Less than a week ago Blizzard announced they would be closing down Heroes of the Storm Global Championship and pulling all esports funding for the game effective immediately.  

With no prior warning to the teams, players, or even the staff, Blizzard shut down all their efforts to further promote Heroes of the Storm (HotS) competitive scene. The next season, that was supposed to come in less than a month from now will not happen. Leaving dozens of players, support, staff and anyone else involved with the league, jobless. 

Justin “Justing” Gapp, team captain for North America’s top HotS team Simplicity, opened up about their struggles with the dying game, big promises from Blizzard that never delivered, and the abrupt ending to it all.

In retrospect, he figures, the signs where there all along. “The overall quality of the second summit was SIGNIFICANTLY lower in general down to every single detail. The first year we each got backpacks with HGC “Swag” — Hat, Thermos water bottle, Even a pin. We each got a box of limited edition “Ragnar’os” cereal with Rag and the skin code and jackets with our names on them. The next year we got a plastic water bottle that leaks if you put any liquid in it, a fake varsity style jacket and one player from each team got a big metal thing for an HGC banner because they didn’t want the viewers to see we were all living in our parent’s house.”

“The first year they had a party with an open bar, the second year we went to an expensive bar and had to buy our own drinks. Basically, every aspect of the summit was worse, I even had to pay 25$ at the airport to check my bag, apparently this year that wasn’t in the budget.”

The budget cuts weren’t that unexpected. Every player could see the viewership couldn’t compete with the likes of League of Legends or DOTA 2. Blizzard, however, disagreed and claimed the viewership for the game was “owning”. “They told us we did amazing, our numbers were through the roof and above all we were OWNING on Disney XD where we were getting supposedly hundreds of thousands of viewers. Not only that but they said 2018 would be even better, we would have loads of opportunities to make more money and Blizzard would make us “Superstars”. We assumed they would promote HOTS pros in the launcher but they only did that for content creators and Tempo Storm.”

As it turned out later it wasn’t just the outside world that wasn’t watching the HotS Global Championship. Some Blizzard employees had trouble identifying what it was too. “We did a tour of the Blizzard campus with everyone wearing their HGC 2018 shirts, Overwatch employees saw us and literally asked “Who are you guys” and “What is the HGC”. Before ducking out into a top secret OW area. “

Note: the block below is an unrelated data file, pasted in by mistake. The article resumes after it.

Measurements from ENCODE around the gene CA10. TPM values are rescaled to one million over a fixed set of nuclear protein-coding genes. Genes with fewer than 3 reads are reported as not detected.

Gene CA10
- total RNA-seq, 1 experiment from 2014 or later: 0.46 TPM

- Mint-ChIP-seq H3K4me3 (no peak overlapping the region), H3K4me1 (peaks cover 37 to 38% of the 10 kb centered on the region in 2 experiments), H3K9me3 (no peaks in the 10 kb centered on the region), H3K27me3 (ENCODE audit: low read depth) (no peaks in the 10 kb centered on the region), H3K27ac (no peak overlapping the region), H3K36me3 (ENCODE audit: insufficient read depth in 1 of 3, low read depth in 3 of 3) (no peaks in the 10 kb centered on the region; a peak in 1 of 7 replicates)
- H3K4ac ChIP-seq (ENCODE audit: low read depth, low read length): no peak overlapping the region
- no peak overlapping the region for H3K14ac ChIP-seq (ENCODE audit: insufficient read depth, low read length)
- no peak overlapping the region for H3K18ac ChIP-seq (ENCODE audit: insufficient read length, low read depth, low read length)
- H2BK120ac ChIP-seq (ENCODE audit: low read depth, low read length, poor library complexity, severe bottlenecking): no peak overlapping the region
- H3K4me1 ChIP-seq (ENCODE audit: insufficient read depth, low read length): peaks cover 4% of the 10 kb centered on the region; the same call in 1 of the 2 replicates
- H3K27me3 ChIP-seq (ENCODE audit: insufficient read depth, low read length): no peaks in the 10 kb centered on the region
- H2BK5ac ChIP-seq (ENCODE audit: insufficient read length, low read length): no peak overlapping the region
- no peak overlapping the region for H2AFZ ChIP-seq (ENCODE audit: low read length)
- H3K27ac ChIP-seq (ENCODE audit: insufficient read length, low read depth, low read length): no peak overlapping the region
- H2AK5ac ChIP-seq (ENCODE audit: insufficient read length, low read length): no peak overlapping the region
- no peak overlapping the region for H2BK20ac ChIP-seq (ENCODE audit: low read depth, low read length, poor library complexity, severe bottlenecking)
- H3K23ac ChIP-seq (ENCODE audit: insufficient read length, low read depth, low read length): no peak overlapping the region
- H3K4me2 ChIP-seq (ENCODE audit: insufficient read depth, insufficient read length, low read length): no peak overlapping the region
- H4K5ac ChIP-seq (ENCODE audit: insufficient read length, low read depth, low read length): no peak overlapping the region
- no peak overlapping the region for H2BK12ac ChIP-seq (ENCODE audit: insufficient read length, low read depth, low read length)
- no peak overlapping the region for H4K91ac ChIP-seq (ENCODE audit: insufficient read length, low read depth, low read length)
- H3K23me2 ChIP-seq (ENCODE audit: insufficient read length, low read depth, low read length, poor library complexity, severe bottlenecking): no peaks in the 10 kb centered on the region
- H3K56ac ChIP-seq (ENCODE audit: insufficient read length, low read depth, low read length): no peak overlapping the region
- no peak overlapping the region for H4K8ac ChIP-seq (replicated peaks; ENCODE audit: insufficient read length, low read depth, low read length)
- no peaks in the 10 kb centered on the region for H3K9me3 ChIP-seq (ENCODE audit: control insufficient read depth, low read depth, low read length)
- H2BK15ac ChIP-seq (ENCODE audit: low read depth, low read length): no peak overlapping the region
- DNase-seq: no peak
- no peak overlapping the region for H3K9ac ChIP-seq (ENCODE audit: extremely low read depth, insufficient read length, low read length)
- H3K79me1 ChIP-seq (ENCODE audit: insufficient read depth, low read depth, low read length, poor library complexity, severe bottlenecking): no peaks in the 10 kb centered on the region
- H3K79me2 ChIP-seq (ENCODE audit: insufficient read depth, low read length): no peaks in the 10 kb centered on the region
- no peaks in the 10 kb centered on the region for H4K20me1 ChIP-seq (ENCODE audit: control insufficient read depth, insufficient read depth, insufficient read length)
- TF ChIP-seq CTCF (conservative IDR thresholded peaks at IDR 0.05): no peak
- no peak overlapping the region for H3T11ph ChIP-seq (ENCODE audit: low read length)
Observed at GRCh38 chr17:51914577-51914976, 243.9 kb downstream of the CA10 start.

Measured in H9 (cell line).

“They expected us to be full time players with the 20k salary while making it very clear we were not Blizzard employees (i.e. no benefits). But with the promise of promoting our brands/streams and making us “super stars“. It has been painfully obvious they purposefully promoted a specific handful of players/teams,” Justing added. It was no secret that Blizzard promoted Tempo Storm almost exclusively, leaving every other team out in the cold. 

“Cloud 9 saw the danger and left the scene immediately after 2016, a smart move that took foresight and I’d expect inside information,” the player speculates. “Last year Blizzard/Twitch/Organizations split the revenue from bits 33/33/33, why multi billion dollar corporation Blizzard needed to take a cut in bits and advertise it as “support the players, support the teams” is misleading at best. “

It is no surprise, that the best event most HotS players had to attend wasn’t even organized by Blizzard, which was heavily cutting costs. “Gold Club was the best tournament I was ever a part of. Words cannot describe how great it was, it was the one event where you felt what it was like to be a professional gamer in a serious esport. This was the one event hosted by NetEase in China. Unfortunately, halfway through the tournament, we were told that Blizzard had released a major content patch so we had to play a different game halfway through the three-week tournament. “

What was even more shocking (or maybe expected, after all?) was the radio silence in the past few months. Blizzard adamantly refused to share any information with any involved parties. Until the very last moment they were kept in the dark. And when all the players and teams found out they would be losing their jobs was at the same time as everyone else — after reading a press release, innocently titled “Thank you, HGC fans”.

“As a team owner, I have asked Blizzard for information regarding HGC since September, as well as more recently asking for information on November 18th. I was told I would be given an update within two weeks. I wasn’t. I received my update at the same time as the public and we negotiated our contracts with Simplicity with 0 information for 2019 while we were under the impression organizations had signed NDA’s. “

But Gapp insists it wasn’t all bad. “Overall I had a good experience as a pro player as it was always my dream. I am however not surprised for these reasons and more that it came to such an abrupt end.”

Blizzard’s Heroes of the Storm Global Championship is second developer league to be shut down in 2018, following Daybreak’s H1Z1 Pro League. What will it mean for the future of these games is yet to be seen.

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